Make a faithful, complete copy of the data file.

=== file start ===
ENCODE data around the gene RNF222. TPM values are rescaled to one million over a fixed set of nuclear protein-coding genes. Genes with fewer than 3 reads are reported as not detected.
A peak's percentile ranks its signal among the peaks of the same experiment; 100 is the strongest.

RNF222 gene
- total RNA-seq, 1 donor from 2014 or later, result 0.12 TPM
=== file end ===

ENCODE data around the gene RNF222. TPM values are rescaled to one million over a fixed set of nuclear protein-coding genes. Genes with fewer than 3 reads are reported as not detected.
A peak's percentile ranks its signal among the peaks of the same experiment; 100 is the strongest.

RNF222 gene
- total RNA-seq, 1 donor from 2014 or later, result 0.12 TPM